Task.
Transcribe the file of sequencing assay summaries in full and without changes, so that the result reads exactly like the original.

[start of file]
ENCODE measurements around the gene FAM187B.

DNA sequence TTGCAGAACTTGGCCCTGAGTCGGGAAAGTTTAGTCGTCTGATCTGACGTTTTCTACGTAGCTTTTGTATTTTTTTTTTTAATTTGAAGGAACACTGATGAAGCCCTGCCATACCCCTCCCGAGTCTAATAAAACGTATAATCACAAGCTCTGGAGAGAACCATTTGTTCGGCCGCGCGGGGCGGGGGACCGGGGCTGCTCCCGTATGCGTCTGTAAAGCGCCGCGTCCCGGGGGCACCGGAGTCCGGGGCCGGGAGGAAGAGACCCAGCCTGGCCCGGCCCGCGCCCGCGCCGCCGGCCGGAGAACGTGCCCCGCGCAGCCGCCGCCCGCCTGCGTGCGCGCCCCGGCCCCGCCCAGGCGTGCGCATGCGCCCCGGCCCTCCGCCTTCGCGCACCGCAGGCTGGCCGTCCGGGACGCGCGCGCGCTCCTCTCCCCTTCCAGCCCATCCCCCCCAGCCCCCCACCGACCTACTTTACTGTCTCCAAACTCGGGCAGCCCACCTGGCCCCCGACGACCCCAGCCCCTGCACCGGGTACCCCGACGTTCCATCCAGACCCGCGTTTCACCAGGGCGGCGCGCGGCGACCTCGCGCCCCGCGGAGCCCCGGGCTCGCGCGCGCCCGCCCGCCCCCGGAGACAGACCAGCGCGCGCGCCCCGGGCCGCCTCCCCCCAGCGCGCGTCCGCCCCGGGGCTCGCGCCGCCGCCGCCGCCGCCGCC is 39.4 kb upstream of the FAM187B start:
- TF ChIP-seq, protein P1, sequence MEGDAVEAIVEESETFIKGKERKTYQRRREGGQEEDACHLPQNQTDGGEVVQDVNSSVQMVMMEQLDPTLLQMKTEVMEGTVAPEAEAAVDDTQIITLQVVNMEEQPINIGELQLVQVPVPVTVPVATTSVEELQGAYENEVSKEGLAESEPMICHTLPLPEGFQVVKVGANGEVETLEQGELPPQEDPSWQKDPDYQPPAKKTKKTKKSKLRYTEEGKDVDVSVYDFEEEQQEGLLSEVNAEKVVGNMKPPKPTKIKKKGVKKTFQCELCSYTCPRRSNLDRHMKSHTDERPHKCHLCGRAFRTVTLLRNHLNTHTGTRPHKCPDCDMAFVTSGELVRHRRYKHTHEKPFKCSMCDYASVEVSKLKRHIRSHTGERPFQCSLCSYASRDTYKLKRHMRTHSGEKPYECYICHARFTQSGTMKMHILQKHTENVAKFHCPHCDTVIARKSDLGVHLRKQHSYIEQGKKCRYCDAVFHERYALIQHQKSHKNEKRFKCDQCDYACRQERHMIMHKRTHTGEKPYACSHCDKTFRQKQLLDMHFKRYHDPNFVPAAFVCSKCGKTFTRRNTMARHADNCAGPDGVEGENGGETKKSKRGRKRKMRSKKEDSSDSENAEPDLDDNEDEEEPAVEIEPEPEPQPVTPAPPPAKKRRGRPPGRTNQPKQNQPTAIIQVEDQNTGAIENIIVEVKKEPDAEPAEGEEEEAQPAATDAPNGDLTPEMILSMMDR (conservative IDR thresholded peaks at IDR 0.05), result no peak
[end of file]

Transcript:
ENCODE measurements around the gene FAM187B.

DNA sequence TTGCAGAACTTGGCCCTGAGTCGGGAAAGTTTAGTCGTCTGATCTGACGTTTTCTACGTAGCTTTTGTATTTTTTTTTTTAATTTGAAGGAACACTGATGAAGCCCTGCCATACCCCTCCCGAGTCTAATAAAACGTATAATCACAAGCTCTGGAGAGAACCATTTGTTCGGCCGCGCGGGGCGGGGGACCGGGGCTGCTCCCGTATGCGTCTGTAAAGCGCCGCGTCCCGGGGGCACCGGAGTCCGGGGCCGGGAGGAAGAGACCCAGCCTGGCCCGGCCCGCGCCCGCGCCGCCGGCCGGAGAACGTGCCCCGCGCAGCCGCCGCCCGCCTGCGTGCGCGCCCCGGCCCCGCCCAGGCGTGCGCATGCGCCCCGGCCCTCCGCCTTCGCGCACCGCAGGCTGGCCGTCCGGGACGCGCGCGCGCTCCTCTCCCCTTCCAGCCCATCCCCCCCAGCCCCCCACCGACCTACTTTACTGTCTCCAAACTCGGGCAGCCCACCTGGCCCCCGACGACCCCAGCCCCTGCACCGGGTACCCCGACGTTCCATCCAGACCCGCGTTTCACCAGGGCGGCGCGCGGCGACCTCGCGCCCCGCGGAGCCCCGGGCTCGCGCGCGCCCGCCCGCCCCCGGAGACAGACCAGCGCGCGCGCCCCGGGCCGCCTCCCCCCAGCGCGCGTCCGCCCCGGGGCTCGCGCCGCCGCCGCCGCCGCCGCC is 39.4 kb upstream of the FAM187B start:
- TF ChIP-seq, protein P1, sequence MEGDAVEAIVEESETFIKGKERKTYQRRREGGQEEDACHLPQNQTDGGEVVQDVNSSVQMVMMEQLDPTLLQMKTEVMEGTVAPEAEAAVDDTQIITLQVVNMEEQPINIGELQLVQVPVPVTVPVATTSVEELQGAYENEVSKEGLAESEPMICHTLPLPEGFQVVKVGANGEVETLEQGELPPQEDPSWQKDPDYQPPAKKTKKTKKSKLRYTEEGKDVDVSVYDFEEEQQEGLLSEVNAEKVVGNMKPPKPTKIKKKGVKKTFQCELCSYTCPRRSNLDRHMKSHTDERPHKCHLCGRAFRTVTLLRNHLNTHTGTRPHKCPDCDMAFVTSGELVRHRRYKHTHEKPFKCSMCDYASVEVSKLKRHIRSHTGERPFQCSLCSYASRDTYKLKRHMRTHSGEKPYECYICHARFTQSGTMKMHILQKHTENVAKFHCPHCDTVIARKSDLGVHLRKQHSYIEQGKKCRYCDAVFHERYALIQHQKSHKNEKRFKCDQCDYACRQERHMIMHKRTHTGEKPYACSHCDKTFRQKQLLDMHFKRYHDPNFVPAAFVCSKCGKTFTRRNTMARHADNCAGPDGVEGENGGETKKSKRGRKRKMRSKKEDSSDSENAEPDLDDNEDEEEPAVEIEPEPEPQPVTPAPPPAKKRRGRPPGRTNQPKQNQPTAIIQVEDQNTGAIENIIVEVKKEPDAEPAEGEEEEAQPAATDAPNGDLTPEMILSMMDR (conservative IDR thresholded peaks at IDR 0.05), result no peak